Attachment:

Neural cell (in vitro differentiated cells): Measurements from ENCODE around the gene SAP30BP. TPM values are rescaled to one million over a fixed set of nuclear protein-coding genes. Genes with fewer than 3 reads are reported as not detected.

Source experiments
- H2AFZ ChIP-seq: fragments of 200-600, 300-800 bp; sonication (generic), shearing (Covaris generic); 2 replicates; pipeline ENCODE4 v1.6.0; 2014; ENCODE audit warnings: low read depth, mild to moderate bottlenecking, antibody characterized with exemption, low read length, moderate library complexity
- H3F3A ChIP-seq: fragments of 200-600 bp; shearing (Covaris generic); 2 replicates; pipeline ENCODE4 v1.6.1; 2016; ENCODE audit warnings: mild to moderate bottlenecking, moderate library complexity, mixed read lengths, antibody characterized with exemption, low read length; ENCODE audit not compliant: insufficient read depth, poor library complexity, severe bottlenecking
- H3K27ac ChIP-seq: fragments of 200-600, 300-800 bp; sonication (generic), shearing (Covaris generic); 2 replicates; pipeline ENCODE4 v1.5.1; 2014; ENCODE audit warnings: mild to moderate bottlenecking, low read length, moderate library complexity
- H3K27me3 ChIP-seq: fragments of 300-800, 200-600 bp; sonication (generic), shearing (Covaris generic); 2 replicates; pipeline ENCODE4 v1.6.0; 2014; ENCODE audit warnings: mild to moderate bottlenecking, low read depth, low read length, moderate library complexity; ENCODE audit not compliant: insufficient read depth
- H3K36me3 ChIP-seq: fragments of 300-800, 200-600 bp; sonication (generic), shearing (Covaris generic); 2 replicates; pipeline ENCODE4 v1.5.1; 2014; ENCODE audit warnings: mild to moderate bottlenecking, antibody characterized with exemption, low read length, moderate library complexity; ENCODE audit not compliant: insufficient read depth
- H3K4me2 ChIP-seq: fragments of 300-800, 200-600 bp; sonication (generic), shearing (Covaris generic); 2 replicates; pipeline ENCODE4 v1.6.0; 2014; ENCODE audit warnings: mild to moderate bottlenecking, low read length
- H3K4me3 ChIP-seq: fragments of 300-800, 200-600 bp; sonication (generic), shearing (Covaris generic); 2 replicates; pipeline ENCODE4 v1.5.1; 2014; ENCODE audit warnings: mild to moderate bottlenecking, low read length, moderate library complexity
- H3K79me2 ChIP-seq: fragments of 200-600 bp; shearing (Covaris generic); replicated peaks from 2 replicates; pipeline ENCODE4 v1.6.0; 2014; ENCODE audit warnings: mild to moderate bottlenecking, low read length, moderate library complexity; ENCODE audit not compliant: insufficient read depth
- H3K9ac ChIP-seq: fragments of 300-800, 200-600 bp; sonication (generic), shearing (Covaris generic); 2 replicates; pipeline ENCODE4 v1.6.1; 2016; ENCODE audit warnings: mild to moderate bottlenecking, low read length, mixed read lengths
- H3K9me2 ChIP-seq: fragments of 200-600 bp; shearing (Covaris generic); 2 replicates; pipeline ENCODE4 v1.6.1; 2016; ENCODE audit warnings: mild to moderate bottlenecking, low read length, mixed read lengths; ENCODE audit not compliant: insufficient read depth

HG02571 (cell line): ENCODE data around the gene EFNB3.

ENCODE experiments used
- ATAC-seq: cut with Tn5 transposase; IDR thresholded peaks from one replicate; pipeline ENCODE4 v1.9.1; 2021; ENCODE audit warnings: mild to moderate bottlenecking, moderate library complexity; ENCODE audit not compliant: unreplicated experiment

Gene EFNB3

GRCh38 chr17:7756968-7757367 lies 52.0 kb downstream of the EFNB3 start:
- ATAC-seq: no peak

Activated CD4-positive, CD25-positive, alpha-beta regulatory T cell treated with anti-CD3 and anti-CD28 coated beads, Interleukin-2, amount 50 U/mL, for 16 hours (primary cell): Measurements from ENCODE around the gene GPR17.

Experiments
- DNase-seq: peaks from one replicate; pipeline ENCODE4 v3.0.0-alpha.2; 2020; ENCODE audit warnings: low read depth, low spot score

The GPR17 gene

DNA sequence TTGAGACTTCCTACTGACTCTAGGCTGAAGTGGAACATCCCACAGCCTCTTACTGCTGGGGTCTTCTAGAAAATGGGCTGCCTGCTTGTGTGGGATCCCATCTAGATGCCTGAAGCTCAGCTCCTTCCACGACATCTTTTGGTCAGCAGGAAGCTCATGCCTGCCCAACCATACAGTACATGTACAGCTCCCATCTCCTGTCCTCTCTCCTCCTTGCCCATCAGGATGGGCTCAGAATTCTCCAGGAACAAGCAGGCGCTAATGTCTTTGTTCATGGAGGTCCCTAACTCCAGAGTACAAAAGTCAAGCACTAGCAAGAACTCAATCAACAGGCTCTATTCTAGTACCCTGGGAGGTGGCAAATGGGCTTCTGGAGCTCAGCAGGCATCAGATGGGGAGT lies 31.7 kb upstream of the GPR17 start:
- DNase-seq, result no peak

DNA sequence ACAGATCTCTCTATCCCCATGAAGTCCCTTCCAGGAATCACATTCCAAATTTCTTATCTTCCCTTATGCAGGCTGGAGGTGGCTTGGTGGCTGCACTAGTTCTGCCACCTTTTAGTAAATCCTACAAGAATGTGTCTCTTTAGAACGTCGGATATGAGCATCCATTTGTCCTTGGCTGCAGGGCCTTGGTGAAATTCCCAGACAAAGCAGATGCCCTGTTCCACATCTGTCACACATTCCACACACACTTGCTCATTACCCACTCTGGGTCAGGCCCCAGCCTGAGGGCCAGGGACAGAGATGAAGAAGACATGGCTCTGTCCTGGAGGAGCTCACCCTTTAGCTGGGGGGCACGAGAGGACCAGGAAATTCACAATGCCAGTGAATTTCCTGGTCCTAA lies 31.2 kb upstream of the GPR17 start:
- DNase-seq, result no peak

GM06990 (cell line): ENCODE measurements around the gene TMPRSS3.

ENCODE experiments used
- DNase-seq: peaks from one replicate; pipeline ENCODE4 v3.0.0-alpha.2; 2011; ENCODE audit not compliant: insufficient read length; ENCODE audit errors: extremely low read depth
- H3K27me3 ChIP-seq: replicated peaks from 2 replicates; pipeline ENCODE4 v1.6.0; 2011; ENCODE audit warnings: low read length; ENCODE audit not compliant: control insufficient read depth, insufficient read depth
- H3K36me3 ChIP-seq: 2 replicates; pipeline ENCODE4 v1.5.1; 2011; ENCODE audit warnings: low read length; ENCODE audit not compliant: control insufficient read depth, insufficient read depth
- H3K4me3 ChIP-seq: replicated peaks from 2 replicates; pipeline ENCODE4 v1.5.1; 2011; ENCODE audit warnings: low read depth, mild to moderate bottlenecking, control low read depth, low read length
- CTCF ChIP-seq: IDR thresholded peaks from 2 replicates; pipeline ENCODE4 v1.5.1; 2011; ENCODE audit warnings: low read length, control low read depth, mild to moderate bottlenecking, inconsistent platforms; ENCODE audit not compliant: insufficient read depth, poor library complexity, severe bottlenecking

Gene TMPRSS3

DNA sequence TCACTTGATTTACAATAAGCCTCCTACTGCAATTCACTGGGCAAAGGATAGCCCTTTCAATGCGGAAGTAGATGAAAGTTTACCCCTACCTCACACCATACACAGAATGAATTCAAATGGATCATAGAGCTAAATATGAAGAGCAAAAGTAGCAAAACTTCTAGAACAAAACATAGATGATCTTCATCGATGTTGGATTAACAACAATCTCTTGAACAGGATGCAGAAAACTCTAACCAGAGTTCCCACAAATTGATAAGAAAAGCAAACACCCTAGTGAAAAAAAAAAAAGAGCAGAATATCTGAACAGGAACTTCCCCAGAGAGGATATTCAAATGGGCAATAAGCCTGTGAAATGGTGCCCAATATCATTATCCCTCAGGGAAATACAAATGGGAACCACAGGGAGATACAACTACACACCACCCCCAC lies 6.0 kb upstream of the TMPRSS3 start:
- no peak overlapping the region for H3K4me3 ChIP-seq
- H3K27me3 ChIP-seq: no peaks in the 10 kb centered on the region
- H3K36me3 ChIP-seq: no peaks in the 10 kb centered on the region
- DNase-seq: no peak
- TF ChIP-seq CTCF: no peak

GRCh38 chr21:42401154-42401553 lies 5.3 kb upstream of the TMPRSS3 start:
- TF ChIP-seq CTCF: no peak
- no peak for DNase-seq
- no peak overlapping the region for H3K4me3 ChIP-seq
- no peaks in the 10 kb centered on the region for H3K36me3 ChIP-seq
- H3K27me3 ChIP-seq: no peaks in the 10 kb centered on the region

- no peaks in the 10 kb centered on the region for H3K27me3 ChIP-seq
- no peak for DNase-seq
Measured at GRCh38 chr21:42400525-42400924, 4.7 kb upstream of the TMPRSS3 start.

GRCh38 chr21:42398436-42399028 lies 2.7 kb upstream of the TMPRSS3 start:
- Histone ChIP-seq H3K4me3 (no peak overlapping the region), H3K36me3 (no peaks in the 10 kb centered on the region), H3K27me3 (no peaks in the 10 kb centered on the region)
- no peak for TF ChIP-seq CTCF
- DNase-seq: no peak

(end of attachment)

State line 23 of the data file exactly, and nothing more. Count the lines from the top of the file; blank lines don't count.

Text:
DNA sequence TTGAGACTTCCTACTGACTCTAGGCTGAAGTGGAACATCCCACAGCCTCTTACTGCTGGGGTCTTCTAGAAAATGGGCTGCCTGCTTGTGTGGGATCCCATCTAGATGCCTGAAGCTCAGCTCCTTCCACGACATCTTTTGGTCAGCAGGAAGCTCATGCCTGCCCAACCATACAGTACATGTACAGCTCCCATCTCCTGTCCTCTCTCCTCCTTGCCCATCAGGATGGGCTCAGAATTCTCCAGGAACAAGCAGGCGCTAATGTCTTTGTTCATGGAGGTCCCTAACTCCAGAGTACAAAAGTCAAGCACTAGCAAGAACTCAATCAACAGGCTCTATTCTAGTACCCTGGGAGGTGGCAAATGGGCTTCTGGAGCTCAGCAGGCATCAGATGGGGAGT lies 31.7 kb upstream of the GPR17 start: